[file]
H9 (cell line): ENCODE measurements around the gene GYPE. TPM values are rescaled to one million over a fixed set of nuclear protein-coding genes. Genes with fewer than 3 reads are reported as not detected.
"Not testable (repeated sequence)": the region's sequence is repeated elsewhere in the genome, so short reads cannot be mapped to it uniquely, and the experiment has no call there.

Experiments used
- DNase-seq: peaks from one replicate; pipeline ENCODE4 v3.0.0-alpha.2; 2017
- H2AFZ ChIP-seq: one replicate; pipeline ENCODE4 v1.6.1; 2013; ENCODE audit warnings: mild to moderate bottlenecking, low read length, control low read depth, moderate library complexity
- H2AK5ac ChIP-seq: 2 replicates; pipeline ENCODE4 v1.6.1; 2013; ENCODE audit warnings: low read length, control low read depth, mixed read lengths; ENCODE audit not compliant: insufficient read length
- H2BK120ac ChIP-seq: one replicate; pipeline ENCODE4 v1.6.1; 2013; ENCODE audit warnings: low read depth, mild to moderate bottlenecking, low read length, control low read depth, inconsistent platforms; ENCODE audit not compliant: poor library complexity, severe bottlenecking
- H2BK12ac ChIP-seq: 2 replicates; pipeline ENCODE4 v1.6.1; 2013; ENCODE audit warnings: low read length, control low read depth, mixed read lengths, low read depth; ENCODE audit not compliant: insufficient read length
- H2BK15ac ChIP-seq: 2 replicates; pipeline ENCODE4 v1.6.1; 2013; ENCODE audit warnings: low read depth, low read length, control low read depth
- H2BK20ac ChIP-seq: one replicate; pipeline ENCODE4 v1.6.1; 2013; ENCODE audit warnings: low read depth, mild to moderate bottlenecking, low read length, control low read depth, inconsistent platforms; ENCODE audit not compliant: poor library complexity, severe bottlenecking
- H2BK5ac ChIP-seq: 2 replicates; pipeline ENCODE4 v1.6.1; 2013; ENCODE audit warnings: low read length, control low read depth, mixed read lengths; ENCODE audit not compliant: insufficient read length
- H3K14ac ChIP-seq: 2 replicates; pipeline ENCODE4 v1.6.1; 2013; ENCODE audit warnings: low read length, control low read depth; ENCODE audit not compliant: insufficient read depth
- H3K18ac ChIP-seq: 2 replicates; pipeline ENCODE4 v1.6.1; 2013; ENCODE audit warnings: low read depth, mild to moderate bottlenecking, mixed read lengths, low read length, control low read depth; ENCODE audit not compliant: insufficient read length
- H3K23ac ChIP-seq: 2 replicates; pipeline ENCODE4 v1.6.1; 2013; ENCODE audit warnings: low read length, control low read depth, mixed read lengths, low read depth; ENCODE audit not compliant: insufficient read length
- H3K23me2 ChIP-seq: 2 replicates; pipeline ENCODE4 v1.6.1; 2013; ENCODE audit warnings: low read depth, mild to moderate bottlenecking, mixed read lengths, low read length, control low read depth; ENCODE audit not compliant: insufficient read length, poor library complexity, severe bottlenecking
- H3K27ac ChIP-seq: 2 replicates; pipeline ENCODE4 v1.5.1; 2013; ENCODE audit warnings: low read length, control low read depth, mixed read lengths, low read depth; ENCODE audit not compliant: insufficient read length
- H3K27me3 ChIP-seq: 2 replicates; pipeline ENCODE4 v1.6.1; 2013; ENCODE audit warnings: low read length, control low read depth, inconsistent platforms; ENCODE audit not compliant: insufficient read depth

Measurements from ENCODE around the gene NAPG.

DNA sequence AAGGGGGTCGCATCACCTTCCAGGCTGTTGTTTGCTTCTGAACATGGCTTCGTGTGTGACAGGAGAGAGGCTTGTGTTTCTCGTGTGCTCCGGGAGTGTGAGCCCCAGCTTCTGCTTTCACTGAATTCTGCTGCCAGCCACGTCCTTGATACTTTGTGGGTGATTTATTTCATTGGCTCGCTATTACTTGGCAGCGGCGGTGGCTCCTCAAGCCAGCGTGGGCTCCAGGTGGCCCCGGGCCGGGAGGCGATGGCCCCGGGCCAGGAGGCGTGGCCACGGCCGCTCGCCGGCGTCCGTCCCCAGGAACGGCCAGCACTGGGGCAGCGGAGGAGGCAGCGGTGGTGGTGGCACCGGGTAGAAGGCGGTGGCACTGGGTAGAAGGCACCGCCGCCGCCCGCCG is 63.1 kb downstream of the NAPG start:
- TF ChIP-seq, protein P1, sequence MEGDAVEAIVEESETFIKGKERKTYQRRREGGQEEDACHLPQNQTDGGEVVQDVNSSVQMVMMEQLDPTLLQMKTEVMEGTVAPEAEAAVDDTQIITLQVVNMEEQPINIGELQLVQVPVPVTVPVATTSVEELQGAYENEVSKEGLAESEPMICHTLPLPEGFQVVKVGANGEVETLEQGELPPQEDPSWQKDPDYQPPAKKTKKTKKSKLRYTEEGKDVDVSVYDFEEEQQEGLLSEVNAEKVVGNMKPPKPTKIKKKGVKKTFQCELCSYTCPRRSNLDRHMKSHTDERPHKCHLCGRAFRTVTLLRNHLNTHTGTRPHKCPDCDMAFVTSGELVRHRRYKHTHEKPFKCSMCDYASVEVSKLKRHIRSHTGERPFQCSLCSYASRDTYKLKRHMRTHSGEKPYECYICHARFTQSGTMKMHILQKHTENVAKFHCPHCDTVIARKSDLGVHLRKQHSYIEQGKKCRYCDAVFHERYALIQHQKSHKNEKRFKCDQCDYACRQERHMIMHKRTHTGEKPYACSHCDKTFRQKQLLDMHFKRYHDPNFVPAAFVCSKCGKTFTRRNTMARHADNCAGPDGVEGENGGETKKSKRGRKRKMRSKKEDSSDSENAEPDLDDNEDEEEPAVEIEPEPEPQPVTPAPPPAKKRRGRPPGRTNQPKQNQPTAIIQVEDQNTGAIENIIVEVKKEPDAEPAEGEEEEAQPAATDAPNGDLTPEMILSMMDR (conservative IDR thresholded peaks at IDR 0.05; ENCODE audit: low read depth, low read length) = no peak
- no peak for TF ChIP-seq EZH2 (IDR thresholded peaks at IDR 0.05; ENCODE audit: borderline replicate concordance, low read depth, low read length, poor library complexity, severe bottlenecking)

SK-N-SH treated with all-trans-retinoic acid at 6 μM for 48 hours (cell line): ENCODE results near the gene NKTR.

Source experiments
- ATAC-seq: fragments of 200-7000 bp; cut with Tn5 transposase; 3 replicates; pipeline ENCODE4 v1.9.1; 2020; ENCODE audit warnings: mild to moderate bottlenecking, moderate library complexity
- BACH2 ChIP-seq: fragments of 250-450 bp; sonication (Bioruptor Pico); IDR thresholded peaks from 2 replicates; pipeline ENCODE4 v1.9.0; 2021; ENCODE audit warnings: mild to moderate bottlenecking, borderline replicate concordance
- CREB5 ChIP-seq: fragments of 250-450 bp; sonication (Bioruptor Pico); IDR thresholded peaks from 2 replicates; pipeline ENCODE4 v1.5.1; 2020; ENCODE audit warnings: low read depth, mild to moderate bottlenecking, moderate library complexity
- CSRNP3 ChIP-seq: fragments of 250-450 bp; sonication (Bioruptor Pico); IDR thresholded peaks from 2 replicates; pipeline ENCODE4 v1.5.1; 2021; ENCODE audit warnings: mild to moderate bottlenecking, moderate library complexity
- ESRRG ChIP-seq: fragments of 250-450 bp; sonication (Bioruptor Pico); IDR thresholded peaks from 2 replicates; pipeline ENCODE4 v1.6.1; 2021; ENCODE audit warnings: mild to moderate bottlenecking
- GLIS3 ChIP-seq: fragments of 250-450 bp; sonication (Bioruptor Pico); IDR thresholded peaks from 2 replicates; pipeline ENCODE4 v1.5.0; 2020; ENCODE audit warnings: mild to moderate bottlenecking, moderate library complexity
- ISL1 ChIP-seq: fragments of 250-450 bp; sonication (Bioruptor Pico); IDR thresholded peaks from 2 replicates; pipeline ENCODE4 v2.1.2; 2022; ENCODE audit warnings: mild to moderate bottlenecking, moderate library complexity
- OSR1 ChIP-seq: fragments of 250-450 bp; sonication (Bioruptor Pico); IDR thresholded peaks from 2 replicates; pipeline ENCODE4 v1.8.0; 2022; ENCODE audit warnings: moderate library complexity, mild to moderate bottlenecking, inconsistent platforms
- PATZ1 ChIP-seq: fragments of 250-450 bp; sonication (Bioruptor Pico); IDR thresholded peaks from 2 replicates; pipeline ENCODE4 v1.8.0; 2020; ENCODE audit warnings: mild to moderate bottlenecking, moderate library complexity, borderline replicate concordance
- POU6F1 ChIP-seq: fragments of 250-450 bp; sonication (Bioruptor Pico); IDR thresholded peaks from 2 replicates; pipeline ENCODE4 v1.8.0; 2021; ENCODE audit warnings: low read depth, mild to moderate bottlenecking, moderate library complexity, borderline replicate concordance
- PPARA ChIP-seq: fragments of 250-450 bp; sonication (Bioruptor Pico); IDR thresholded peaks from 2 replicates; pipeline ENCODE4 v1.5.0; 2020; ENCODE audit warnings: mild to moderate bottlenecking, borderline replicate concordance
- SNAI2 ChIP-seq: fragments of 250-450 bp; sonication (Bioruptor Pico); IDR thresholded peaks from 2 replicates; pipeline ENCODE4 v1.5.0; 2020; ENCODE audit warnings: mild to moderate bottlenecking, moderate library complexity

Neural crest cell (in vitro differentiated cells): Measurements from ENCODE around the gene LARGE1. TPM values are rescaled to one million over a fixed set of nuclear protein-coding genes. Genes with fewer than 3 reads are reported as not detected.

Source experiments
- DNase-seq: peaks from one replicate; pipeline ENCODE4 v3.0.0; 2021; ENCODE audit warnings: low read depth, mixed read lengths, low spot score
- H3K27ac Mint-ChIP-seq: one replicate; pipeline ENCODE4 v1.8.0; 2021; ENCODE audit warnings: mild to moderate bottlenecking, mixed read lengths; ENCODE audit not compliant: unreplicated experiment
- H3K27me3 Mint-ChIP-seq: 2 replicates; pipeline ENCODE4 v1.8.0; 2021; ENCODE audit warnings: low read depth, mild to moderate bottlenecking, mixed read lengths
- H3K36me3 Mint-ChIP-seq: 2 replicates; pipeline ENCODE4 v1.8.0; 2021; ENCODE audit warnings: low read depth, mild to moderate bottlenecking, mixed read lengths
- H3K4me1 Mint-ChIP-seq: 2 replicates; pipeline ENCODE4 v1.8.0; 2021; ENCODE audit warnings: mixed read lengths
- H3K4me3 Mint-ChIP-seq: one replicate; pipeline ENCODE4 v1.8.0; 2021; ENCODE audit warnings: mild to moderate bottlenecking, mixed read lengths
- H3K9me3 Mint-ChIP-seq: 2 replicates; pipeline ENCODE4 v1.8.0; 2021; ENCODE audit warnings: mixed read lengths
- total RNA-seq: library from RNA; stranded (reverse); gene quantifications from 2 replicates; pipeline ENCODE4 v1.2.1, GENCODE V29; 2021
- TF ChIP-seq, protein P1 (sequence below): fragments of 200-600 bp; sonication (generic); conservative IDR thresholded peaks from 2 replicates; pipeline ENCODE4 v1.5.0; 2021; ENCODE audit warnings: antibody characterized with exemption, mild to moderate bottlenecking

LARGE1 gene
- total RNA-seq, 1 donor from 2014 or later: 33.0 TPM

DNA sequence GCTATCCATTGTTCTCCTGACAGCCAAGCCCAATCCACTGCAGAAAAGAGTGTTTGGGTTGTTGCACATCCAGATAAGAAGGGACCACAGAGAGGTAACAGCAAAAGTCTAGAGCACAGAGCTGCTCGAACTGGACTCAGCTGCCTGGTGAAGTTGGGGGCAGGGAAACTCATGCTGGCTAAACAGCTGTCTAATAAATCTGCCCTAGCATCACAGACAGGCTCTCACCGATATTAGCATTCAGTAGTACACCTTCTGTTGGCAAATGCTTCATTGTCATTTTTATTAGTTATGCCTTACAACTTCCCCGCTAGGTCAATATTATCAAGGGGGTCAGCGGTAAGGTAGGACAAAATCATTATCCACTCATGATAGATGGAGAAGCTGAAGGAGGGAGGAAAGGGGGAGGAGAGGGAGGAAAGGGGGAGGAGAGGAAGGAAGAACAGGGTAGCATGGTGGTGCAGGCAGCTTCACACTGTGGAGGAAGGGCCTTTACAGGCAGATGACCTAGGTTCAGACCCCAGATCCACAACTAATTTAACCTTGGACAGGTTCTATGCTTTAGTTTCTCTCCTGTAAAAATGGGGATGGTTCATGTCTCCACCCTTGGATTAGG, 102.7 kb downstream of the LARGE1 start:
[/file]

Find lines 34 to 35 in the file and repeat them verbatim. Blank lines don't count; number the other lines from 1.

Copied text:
- PPARA ChIP-seq: fragments of 250-450 bp; sonication (Bioruptor Pico); IDR thresholded peaks from 2 replicates; pipeline ENCODE4 v1.5.0; 2020; ENCODE audit warnings: mild to moderate bottlenecking, borderline replicate concordance
- SNAI2 ChIP-seq: fragments of 250-450 bp; sonication (Bioruptor Pico); IDR thresholded peaks from 2 replicates; pipeline ENCODE4 v1.5.0; 2020; ENCODE audit warnings: mild to moderate bottlenecking, moderate library complexity